NEW YORK – A new exhibit at the Museum of Jewish Heritage in New York City called “The Holocaust: What Hate Can Do” offers a showcase of history told through personal stories, objects, photos and film – many on view for the first time.
More than 750 artifacts are on display at the 1,115-square-meter exhibition, which opened on Friday, and was curated by a team of esteemed Holocaust scholars, historians and museum curators, including Prof. Michael Berenbaum.
“Remember, these people saved it from 1939 onward because this represented the quest for freedom for them,” Berenbaum told press during an advanced viewing of the exhibit on Thursday.
“Remember, these people saved it from 1939 onward because this represented the quest for freedom for them.”Prof. Michael Berenbaum
He pointed to displayed memorabilia from the MS St. Louis, the ship full of Jews seeking asylum that was turned away at the shores of the United States and sent back to Europe to face the Holocaust.
The audio tour guide accompanying the exhibition, available for download through the free Bloomberg Connects app, features narration from Golden Globe- and Emmy Award-winning actress Julianna Margulies and Tony-nominated director and actress Eleanor Reissa.
Highlighting stories about Jewish life
The exhibit highlights stories about Jewish life before, during and after the Holocaust. It also showcases the establishment of Israel. Opening against the backdrop of Russia’s ongoing invasion of Ukraine, the collection explores the history of Ukrainian Jews.
“Each room and each object contains generations of experiences and information about who Jews are, what sustains Jewish communities, and what life was like during the period of European modernization, World War I, and the political and social movements that brought about the rise of the Nazi Party,” the museum said.
“The title of our new exhibition speaks to our institution’s very reason for being,” added museum president and CEO Jack Kliger. “Antisemitism and fascism are again on the rise throughout the world. Right here in New York, we have witnessed not only a surge in antisemitism but an uptick in violence and harassment targeting many marginalized groups. The time to speak out and act is upon us, and it is urgent.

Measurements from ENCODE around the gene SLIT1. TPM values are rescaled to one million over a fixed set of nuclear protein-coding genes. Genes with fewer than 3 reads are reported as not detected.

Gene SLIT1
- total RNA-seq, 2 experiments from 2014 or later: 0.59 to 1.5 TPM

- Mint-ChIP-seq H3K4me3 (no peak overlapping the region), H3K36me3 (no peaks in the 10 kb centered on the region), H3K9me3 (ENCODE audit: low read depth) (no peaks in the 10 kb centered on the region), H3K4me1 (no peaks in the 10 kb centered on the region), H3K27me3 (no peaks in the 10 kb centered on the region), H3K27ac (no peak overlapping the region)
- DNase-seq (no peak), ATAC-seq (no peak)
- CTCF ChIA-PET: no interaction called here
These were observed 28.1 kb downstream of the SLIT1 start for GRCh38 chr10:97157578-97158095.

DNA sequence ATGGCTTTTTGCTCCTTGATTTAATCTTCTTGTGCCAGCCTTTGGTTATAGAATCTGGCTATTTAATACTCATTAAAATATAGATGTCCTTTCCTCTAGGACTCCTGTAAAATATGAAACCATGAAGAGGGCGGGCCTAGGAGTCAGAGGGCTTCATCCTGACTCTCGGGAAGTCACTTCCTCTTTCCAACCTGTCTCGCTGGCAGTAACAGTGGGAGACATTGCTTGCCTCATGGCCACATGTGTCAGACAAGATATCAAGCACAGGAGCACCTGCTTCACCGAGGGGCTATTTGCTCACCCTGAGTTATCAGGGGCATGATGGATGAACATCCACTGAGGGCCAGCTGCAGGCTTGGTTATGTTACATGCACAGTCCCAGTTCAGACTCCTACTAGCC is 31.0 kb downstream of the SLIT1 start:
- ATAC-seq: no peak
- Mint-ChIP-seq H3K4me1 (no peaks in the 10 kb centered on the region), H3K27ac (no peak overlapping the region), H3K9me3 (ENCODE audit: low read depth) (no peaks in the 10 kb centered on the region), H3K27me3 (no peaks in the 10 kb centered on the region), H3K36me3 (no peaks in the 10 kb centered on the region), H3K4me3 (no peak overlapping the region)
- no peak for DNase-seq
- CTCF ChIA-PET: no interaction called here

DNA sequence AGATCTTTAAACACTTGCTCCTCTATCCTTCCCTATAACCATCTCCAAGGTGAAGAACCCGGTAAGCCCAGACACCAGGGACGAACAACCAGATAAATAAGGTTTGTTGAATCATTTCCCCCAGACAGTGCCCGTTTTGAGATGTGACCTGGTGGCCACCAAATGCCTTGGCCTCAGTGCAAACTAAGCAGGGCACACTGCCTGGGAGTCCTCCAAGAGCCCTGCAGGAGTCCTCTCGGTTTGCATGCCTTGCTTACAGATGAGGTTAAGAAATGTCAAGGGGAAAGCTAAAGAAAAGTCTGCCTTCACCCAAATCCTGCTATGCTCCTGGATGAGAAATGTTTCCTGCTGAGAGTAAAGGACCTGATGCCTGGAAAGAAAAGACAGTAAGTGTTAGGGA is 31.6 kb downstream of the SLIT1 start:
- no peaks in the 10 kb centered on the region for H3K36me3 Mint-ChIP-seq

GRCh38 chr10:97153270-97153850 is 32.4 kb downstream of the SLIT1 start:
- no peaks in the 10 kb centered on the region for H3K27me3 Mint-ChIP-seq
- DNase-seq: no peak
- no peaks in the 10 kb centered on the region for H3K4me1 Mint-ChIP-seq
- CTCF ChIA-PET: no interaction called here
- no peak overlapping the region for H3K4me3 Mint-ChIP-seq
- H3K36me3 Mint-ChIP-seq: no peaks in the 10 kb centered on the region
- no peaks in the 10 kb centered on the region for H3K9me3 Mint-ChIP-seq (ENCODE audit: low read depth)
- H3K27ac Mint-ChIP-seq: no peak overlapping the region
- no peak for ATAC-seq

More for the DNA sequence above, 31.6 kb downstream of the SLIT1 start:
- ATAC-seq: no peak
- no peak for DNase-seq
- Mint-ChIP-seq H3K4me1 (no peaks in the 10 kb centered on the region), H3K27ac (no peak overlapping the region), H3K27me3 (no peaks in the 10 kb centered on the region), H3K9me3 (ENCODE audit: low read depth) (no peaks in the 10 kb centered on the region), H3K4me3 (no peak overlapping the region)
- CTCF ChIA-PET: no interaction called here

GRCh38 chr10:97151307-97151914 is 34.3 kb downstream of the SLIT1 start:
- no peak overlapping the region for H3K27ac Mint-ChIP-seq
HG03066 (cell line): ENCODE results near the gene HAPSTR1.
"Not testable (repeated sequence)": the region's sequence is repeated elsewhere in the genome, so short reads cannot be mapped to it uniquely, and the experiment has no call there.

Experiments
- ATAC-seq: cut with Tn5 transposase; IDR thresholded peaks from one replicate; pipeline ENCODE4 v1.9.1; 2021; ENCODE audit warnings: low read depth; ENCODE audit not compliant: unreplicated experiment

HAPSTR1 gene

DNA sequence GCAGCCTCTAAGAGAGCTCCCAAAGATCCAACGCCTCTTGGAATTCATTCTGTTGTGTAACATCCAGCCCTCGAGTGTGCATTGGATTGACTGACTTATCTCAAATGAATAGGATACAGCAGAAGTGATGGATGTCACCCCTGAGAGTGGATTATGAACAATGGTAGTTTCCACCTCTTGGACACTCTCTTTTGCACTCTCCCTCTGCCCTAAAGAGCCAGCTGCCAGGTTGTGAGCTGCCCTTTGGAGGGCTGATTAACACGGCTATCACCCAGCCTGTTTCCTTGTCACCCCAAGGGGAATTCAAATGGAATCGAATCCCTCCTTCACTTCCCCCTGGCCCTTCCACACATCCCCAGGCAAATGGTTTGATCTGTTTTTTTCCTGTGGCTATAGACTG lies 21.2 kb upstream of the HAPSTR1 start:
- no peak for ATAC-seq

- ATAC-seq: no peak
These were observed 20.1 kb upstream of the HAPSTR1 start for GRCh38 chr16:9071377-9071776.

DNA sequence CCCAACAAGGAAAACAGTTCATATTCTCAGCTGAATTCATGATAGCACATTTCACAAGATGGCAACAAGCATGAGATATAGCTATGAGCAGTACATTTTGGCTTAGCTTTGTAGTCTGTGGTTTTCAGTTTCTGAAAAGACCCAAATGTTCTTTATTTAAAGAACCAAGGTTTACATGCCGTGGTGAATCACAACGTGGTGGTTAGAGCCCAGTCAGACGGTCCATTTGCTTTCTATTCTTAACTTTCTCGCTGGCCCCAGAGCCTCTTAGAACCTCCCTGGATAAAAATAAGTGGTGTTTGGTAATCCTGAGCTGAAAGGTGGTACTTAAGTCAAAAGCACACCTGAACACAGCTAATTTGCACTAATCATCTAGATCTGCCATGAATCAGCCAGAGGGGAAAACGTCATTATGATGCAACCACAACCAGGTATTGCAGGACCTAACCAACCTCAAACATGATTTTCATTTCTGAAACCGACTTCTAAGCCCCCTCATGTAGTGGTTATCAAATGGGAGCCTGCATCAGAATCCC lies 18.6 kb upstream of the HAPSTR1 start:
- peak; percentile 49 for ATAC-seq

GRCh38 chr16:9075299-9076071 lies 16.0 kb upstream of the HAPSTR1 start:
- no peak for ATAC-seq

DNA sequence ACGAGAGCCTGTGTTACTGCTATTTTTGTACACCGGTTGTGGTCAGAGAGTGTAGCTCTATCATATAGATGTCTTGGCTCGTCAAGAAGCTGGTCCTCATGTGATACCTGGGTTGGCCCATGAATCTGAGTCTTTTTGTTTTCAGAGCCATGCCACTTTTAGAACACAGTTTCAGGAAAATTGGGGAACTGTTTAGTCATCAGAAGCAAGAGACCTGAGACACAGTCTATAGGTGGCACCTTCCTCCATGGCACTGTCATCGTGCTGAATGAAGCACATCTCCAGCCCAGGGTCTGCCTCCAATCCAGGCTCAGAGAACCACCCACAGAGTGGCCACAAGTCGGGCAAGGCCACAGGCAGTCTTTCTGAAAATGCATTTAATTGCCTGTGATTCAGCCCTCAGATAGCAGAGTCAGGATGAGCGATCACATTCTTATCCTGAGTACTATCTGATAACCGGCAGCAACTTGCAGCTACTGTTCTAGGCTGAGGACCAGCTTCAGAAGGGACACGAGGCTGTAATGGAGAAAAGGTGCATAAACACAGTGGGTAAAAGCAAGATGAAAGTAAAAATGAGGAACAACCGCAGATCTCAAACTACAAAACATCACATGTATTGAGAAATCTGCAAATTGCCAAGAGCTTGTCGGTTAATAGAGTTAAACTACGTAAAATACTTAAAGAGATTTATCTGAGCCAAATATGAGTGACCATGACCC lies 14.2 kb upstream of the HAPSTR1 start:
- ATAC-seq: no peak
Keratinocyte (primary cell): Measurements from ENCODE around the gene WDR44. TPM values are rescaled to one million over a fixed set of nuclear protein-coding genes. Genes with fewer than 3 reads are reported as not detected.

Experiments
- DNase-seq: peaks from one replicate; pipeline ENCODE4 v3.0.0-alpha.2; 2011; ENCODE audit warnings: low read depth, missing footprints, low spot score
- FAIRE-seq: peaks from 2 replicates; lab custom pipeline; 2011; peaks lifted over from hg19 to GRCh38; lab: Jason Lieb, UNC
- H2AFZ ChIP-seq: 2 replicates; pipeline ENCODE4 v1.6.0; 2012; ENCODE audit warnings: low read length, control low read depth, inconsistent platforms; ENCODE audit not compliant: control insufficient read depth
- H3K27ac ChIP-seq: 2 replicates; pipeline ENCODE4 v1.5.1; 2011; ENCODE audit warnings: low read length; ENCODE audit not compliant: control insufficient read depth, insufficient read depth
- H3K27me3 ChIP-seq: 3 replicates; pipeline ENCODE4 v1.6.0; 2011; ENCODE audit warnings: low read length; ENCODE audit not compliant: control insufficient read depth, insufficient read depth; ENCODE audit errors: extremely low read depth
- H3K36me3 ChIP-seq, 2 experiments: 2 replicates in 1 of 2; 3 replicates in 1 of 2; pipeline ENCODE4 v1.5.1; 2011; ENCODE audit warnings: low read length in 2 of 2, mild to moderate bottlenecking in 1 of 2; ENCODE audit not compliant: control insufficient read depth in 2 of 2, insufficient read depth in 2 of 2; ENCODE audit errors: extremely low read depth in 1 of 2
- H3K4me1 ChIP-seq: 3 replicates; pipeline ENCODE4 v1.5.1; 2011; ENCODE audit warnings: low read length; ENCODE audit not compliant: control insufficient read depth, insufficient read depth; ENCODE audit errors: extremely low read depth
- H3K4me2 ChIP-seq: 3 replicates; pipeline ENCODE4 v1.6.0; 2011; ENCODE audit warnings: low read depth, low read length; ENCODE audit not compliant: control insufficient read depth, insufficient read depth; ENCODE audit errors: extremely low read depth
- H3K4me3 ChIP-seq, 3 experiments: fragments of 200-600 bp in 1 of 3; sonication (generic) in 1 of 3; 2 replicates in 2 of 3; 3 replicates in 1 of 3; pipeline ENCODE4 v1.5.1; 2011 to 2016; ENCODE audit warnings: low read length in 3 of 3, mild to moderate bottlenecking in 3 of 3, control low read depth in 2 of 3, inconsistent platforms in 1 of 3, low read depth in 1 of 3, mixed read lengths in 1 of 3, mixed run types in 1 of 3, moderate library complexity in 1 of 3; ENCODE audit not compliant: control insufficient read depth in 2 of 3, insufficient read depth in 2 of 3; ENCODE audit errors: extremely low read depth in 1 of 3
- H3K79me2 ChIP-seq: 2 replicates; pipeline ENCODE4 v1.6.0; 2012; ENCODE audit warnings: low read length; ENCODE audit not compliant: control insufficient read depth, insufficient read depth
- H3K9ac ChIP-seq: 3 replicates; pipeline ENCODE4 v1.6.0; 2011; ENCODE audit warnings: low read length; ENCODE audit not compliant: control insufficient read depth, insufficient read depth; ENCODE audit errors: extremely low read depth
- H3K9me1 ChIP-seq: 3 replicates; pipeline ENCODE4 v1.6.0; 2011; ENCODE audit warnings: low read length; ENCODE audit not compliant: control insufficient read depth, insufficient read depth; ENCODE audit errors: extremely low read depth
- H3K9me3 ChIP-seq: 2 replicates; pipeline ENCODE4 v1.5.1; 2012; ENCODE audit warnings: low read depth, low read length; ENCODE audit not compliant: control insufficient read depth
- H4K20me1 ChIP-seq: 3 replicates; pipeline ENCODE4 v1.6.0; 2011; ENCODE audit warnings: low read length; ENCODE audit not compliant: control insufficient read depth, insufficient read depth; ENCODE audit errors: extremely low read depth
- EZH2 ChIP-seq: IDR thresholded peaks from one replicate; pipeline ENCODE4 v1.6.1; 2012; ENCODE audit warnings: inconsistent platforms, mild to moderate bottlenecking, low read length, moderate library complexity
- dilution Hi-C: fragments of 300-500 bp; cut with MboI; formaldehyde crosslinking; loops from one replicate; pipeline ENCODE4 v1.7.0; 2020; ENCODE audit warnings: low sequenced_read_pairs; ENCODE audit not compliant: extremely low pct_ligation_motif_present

“We hope “The Holocaust: What Hate Can Do” will educate and inspire our visitors and honor those who perished in the Holocaust, whose memories are a blessing.”
Three Holocaust survivors attended the media preview of the opening of the exhibit, including Toby Levy, who grew up in an Orthodox Jewish family in Chodorow, Poland (now Lviv in modern-day Ukraine).
Levy’s family defied orders and went into hiding in 1942, taken in by a Polish woman who had been a customer in her father’s store. For two years, Levy and eight family members remained hidden in a barn until they were liberated by the Soviet Army. Today, Levy is a member of the museum’s speakers bureau.
The new exhibit is important, Levy said, because antisemitism is on the rise again.
“I’m scared,” she said. “Not for me; I’m old. I’m scared for my children. My hope beyond hope is that this museum can teach and that everybody will become a witness. When I’m gone, I need you all to be a witness for me.
“This gives me an opportunity to talk, to teach children what hate can do to you.
“I never want revenge,” Levy continued. “I am alive, I enjoy every minute of my life, I have Jewish children and grandchildren and great-grandchildren. That’s my revenge.”
“The Holocaust: What Hate Can Do” is set to run through November 6 at the Museum of Jewish Heritage, the third-largest Holocaust museum in the world and the second-largest in North America. Located on the southernmost tip of Manhattan, the museum overlooks the Statue of Liberty and Ellis Island.